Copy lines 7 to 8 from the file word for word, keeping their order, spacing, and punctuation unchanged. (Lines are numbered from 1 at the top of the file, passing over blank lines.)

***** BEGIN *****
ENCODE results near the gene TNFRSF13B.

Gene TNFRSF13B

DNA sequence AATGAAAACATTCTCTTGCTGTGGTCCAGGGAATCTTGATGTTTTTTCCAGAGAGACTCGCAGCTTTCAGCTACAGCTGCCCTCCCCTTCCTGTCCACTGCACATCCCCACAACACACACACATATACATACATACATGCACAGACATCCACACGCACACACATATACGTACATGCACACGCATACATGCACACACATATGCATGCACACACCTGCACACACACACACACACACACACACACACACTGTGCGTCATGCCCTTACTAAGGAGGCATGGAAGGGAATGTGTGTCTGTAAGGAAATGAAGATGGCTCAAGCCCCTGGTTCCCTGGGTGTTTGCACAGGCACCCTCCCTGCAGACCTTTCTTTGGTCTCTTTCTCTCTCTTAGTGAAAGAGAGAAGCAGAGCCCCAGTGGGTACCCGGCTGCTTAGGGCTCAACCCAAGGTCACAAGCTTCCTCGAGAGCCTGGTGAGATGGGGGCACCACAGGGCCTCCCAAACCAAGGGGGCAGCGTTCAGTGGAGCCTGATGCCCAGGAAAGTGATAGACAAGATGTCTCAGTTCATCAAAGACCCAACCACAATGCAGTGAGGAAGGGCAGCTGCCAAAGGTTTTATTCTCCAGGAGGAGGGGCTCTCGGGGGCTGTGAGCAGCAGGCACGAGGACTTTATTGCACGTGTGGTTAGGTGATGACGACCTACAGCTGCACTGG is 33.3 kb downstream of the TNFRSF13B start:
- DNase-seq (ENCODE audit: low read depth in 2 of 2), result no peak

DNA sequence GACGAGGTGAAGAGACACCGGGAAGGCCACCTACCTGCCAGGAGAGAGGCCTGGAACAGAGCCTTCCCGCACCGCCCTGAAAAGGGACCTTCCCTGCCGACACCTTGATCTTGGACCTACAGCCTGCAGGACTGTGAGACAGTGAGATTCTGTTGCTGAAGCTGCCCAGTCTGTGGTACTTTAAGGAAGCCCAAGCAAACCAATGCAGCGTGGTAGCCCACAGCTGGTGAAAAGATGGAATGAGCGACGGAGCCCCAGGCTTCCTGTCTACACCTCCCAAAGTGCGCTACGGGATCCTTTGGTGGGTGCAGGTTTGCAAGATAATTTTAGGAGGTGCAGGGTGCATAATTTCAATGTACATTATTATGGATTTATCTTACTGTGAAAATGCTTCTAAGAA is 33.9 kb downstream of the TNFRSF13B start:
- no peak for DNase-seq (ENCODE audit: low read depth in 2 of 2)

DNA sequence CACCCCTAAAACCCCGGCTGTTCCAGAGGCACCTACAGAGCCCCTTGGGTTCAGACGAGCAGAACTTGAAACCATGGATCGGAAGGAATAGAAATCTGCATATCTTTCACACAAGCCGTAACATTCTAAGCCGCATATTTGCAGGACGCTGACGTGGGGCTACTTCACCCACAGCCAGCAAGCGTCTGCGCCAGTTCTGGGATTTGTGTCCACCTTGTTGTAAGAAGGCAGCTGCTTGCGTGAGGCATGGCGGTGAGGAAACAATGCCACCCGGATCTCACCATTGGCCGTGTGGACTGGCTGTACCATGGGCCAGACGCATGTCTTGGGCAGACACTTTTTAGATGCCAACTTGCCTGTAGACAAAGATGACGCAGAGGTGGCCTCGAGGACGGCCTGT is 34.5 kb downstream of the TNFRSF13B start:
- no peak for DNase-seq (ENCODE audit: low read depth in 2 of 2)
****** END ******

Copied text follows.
DNA sequence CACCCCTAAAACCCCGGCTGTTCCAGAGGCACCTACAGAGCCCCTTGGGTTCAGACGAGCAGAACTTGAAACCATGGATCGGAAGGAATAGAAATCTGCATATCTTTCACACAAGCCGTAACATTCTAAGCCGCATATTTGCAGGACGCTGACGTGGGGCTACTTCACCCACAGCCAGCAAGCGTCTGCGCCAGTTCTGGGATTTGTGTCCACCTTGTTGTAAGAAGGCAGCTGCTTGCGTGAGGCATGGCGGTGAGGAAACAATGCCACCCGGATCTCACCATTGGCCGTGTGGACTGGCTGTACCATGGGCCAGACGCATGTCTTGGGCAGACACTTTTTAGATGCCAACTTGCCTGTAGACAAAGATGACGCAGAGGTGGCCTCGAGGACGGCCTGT is 34.5 kb downstream of the TNFRSF13B start:
- no peak for DNase-seq (ENCODE audit: low read depth in 2 of 2)